Photographer Nan Goldin is most famously associated with the post-punk No Wave music scene and the gay and transsexual subcultures of New York, which she made her reputation documenting in her 1970s and 80s work. Yet Goldin herself has always stressed the importance of cinema in her work, notably the Hollywood classics of the 1940s and 50s, and European art cinema. This series at the Barbican acknowledges her dialogue with the moving image. It brings together work by Goldin’s contemporary film makers from the downtown New York scene, all with strong connections to the artist – she appeared in cameo roles, took part in the shoots as stills photographer, or in the case of Lisa Cholodenko’s High Art (1998), which screens on 15 July, was the inspiration for the film itself.
A double bill of films by Sara Driver on 6 July stars Suzanne Fletcher, who was one of Goldin’s main photographic subjects. It brings together You Are Not I, in which a woman from a mental institution witnesses a surreal car accident, and Sleepwalk, in which Fletcher’s character tries to translate a manuscript of Chinese fairy tales, resulting in her life being invaded by sinister signs. They feature cinematography by Jim Jarmusch and scores from avant-garde composer Phil Kline, and among the cameo appearances are actor Steve Buscemi and Goldin herself. In Variety (1984), showing on 9 July, director Bette Gordon explores female erotic fantasy in the story of a young woman who takes a job in a pornographic cinema and becomes drawn into a subculture of desire, in which Goldin makes another cameo appearance. The shoot proved important to her photographic practice, as images she took during the making of the film became part of her key work The Ballad Of Sexual Dependency.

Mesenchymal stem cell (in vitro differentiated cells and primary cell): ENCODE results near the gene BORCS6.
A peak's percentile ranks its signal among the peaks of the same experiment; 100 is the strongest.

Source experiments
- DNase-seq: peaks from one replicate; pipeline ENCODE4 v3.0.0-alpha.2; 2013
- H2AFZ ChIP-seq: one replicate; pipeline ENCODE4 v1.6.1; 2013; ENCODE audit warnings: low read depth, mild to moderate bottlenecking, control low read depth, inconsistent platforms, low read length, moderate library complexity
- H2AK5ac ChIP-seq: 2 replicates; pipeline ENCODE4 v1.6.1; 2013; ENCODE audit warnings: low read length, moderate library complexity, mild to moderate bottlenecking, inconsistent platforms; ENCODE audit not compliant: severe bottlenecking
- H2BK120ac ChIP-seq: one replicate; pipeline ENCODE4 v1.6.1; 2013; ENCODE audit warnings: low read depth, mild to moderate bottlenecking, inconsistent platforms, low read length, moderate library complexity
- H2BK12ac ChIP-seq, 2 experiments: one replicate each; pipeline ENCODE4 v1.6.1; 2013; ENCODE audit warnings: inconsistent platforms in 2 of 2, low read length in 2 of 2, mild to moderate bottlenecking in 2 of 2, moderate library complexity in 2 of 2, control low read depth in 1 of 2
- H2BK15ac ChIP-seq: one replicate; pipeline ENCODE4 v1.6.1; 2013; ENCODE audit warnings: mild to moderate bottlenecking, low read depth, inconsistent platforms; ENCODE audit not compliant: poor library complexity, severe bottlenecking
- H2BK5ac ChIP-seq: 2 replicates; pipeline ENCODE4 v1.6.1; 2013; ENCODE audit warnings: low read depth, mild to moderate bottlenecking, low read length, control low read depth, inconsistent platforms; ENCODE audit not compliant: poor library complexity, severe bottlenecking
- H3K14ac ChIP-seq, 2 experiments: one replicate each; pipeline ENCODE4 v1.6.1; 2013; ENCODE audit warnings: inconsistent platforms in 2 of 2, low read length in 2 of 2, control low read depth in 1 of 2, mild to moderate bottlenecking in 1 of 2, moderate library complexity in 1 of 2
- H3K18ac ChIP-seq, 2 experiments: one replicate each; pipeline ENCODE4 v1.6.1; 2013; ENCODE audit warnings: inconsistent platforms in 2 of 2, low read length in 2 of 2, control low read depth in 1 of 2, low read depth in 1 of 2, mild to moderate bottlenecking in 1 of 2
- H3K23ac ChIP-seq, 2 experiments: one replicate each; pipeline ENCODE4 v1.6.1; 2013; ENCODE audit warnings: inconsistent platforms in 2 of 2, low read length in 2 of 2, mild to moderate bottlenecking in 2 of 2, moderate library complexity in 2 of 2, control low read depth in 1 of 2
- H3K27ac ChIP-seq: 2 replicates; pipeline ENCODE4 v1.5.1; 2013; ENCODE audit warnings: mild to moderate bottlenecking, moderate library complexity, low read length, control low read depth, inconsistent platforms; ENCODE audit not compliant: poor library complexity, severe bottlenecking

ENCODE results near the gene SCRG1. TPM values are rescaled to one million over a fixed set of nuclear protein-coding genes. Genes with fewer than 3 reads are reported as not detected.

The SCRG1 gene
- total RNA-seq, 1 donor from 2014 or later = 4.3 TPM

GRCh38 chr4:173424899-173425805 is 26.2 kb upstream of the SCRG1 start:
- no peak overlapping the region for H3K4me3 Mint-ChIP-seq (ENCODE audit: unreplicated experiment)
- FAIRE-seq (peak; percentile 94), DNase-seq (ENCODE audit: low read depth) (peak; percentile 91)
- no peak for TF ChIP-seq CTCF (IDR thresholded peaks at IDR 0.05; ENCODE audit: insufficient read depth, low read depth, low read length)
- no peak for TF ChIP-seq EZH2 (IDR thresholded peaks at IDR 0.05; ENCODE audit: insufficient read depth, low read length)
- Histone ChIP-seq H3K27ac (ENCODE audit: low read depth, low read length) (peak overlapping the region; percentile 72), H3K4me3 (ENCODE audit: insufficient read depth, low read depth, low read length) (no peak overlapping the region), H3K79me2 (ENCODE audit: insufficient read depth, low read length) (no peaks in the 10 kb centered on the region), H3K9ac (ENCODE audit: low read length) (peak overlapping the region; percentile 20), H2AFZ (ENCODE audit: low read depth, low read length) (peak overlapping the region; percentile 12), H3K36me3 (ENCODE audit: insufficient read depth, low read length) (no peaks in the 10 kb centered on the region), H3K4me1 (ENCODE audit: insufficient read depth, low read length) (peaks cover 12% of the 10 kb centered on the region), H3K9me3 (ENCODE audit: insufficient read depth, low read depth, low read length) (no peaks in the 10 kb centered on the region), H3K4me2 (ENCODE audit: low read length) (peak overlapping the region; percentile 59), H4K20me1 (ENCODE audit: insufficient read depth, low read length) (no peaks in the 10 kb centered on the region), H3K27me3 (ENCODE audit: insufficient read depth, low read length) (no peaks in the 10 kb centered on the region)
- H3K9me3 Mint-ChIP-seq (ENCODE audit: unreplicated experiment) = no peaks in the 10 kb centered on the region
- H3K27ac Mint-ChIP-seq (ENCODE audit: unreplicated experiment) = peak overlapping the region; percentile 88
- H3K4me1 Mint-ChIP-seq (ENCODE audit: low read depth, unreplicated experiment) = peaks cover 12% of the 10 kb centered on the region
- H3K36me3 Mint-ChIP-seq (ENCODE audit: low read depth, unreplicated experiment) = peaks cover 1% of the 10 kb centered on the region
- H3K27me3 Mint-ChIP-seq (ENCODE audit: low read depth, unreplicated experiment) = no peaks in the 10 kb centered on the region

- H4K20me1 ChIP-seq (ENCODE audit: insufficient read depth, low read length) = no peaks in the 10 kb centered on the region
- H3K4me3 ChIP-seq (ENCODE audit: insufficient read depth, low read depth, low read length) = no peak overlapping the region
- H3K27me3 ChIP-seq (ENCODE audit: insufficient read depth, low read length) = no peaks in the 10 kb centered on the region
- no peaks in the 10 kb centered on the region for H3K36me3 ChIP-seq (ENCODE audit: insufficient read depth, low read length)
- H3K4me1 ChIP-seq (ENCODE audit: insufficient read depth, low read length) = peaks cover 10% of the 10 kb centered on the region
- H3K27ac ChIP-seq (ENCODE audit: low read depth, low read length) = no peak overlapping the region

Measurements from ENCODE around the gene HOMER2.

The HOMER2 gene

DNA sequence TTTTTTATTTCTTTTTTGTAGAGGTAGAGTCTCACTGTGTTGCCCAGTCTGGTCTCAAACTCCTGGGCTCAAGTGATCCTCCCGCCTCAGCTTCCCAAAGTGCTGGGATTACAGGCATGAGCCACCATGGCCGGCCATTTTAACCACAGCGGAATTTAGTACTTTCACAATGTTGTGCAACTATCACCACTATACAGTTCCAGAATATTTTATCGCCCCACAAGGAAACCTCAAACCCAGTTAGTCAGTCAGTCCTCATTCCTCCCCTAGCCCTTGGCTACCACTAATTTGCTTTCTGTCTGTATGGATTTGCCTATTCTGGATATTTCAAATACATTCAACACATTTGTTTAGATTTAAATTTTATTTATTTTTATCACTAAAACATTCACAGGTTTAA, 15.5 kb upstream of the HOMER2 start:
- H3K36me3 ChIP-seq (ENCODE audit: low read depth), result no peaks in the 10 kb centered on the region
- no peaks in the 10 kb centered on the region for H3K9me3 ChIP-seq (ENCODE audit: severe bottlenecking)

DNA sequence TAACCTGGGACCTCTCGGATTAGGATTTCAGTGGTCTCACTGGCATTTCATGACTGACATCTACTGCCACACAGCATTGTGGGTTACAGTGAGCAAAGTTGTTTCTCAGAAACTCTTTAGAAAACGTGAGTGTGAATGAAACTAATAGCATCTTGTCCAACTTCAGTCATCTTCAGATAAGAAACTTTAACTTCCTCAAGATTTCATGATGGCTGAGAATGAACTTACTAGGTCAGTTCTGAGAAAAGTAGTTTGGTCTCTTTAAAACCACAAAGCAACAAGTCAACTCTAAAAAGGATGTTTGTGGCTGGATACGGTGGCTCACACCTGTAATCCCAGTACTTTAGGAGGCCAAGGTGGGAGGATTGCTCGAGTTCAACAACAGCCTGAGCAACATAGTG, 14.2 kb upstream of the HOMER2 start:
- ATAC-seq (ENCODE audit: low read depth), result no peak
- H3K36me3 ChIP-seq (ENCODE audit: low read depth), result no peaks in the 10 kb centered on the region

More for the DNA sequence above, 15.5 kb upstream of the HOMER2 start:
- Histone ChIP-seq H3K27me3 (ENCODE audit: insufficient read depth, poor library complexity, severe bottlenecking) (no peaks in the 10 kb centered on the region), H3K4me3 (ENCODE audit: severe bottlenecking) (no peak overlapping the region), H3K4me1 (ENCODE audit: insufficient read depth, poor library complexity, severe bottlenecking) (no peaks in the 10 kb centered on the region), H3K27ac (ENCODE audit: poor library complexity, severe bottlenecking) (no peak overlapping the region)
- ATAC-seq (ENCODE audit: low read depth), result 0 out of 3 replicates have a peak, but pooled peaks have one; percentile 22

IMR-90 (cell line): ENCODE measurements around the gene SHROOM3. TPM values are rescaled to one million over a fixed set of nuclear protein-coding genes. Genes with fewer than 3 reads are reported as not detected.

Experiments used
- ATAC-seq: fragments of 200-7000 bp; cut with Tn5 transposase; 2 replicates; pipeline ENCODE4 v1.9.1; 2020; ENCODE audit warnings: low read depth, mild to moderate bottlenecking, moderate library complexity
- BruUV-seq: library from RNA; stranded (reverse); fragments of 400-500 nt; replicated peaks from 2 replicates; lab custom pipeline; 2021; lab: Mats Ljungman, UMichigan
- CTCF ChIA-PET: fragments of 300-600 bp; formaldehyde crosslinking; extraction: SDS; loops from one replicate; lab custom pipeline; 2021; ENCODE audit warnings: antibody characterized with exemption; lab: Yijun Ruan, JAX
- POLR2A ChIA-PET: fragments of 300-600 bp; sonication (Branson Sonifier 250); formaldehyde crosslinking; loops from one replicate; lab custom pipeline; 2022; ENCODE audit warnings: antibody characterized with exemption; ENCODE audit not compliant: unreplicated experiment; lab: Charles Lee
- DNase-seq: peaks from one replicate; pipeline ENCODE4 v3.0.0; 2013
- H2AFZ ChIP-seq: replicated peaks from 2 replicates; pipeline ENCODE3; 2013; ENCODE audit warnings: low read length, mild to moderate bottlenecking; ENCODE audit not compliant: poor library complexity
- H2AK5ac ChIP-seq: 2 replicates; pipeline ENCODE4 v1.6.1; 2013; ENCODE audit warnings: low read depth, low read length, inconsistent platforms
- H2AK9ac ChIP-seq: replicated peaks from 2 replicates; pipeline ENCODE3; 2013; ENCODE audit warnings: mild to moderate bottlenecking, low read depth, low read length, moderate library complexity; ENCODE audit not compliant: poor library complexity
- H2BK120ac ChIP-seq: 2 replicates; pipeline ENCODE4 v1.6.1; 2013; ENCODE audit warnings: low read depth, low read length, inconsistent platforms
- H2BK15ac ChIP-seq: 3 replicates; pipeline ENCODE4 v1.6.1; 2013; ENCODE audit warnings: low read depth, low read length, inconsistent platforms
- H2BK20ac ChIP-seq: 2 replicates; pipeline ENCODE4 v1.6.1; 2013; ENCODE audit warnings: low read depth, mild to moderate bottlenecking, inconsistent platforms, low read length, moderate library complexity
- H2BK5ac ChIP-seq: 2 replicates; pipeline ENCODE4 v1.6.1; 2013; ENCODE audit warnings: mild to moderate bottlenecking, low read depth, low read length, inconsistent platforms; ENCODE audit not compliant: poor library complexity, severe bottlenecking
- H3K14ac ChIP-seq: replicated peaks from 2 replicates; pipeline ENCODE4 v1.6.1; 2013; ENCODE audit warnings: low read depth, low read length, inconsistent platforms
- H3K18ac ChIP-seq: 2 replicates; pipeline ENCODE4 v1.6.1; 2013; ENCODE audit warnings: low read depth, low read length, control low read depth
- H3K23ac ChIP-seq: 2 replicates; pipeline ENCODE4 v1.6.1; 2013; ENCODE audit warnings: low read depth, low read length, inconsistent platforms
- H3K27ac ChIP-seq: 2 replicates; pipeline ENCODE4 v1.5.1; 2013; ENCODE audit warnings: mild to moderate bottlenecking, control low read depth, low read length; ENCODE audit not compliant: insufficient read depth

July 13 features a sequence of shorts by Irish feminist filmmaker Vivienne Dick, a friend and photographic subject for Goldin, and a director who helped define the No Wave film scene with her lo-fi approach, shot on Super-8. The films also feature some of the notable New York musicians and performers of the time, including Lydia Lunch of Teenage Jesus and The Jerks and Pat Place of the Contortions. She Had Her Gun Already sees Lunch stalking Place, ending in a showdown on Coney Island, while Beauty Becomes The Beast explores the complicated mother-daughter relationship of Lunch’s character. In Liberty’s Booty middle-class New York call girls speak frankly about their lives. Featuring stripped-down narratives and moody performances, these films are as emblematic of the time as Goldin’s own era-defining work.
Nan Goldin and Friends; Cinema 3, Barbican, London; 6-15 July; www.barbican.org.uk/film
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